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netribution > features > interview with omid nooshin > page two
How did you go about financing it?
By leaving no stone unturned. Raising cash appears deceptively tricky at first, but it’s really just a question of perseverance and belief in your script (and at least one pair of presentable shoes). Panic was co-financed by a Lottery Film award from the Arts Council of England, the rest coming from private finance and sponsorship. Experience teaches you that there are no external forces capable of preventing you achieving what you’ve set your mind to (except, I suppose, anything which would kill you – which would pretty much put an end to your plans). I’ve come up against some pretty intransigent forces in my time, but the only true obstacles are internal ones like self-doubt and pessimism. Once you’ve conquered these, the outside world is a relative pushover.
Have you had any festival success with it?
Panic was picked up by The British Council for representation at international festivals, and has recently been in competition at a couple. It hasn’t been as successful as my last short, Rooftop, but then I never expected it to be. Panic is a very classical film in form, aimed at a mainstream audience, and festivals tend to be a showcase for more innovative material. Whether this results in a better film or not is often a question of taste, but that’s the nature of the festival arena and you have to be realistic about that. We were short-listed for a BAFTA nomination however, which was fairly surprising.
What's the connection with Atom?
The connection is simple: Atom really wanted Panic, and I really wanted Panic on Atom. The only complication was that the international rights had already been signed up by Jane Balfour Films, after a screening at BAFTA. Luckily, Atom were in the process of negotiating a deal with Jane Balfour for some of their shorts anyway, so we managed to include Panic as part of that package. There are lots of web sites presently which stream shorts, but Atom are in my opinion leading the way as far as acquiring material. They have a great deal of vision and drive, and evidently good taste.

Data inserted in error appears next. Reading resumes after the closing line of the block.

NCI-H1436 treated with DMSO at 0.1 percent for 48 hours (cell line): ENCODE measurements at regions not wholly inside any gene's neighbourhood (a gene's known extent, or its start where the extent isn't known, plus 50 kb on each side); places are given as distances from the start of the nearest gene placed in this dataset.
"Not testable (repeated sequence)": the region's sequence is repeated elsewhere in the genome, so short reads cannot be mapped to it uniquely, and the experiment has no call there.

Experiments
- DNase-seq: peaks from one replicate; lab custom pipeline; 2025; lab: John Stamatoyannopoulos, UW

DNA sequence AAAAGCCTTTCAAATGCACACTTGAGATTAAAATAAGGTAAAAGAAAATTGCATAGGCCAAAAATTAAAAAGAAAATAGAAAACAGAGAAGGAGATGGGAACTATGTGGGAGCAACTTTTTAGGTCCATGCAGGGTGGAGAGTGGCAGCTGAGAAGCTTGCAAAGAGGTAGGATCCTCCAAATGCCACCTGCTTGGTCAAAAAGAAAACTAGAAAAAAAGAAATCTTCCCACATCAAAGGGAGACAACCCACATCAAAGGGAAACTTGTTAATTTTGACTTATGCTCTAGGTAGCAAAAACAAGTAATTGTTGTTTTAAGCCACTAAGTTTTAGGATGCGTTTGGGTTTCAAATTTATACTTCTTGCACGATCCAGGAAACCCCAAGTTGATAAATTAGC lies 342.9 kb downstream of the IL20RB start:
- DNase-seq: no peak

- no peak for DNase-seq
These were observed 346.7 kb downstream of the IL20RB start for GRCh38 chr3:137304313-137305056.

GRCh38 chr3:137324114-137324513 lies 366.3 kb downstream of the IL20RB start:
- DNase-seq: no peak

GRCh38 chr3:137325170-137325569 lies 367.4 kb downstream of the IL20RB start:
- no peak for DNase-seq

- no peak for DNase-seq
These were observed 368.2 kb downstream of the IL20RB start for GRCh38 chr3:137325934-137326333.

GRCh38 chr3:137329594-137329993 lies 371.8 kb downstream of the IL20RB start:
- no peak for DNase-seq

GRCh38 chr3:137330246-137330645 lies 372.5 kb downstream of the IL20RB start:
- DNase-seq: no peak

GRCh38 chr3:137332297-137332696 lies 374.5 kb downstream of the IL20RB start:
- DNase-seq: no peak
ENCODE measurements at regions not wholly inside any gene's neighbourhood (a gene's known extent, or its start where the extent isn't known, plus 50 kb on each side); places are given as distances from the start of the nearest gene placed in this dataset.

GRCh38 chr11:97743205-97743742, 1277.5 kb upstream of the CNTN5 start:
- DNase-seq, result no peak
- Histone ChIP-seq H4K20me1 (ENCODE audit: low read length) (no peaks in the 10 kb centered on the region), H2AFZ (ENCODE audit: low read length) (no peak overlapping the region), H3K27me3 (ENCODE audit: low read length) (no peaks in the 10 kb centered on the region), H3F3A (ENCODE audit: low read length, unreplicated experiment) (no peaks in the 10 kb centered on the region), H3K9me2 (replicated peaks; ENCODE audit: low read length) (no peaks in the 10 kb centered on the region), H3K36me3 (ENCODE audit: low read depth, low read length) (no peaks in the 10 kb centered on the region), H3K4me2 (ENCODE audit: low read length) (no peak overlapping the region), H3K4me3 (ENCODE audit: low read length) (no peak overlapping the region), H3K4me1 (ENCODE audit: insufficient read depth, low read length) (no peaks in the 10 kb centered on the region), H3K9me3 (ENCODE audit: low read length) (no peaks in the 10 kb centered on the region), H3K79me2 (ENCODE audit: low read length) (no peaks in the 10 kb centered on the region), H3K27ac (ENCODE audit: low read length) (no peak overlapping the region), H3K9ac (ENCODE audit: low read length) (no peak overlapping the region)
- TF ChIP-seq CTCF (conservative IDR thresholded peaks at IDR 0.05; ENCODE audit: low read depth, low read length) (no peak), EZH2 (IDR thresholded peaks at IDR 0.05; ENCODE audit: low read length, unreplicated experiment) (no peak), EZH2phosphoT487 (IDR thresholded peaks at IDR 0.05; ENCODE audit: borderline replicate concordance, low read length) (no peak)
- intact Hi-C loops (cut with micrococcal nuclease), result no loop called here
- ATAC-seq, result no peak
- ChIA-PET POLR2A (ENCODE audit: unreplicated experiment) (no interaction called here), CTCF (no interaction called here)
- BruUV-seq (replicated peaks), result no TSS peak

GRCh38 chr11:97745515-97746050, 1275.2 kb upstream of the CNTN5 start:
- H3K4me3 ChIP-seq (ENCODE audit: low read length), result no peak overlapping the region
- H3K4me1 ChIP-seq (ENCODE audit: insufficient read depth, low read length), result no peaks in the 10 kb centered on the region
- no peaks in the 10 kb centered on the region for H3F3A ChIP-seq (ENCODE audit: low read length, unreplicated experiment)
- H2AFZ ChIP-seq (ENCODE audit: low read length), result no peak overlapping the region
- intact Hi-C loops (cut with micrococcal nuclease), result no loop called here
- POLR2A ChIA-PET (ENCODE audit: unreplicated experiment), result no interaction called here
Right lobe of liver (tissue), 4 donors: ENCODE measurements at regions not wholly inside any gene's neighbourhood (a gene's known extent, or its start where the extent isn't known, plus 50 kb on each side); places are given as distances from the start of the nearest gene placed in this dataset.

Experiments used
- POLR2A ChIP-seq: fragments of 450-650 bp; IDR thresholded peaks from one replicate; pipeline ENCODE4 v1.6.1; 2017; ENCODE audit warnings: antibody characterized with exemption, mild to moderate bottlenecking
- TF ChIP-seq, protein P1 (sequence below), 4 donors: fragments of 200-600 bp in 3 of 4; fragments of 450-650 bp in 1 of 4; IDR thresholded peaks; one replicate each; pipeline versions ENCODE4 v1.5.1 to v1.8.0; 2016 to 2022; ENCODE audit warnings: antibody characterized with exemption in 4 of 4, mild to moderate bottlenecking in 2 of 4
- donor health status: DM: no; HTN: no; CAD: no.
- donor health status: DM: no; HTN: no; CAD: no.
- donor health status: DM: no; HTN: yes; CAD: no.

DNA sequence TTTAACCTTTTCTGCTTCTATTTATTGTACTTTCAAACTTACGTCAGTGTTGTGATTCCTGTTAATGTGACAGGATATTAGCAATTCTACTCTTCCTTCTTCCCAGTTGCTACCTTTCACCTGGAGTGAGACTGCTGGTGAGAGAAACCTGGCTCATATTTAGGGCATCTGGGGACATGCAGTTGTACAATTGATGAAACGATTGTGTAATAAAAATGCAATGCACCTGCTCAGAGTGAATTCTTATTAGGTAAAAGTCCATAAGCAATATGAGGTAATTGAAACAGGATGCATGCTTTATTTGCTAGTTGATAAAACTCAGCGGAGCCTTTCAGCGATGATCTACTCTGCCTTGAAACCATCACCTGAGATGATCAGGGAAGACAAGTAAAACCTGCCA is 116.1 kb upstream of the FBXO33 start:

Have you any reservations about showing your work online?
Yes. Image quality and screen size. The first problem is already being resolved with broadband, but this’ll be too late for Panic’s initial outing. The second issue – screen size, is unlikely ever to be resolved satisfactorily (unless computer screens grow to the size of living rooms – which, let’s face it, isn’t going to happen). The big screen is the cinema’s natural habitat. There are convenient ‘zoos’ like television, video, and the Internet, but you can never emulate the experience of seeing a film on the big screen. The main advantage of being on-line is the potential audience; huge by short film standards.
There’s a lot of comedy in the dialogue and performances, do you think you lost any of the drama from that?
Well, comedy is a crucial element in any story. It’s often the primary aid in helping the audience relate to the characters. It’s also one of the hardest components to get right – so it’s always a joy when it works. I’ve always found the dramatic premise of Panic very compelling, but you can only go so far in building suspense before the audience needs a break. They become emotionally spring-loaded, so you can either wind them down gently by slowing the pace, or use quick-release mechanisms like jokes and shocks. Relentless tension in a film can become exhausting; it desensitises the viewer. It doesn’t mirror life. Life is always full of contradictory emotions, and we become adept at moving rapidly on an emotional level.
Tell us about the feature and the research for it?
I can’t – it’s a secret. I can tell you that we’ve just returned from a three-week research trip which has been very surreal and emotional, but also very productive.


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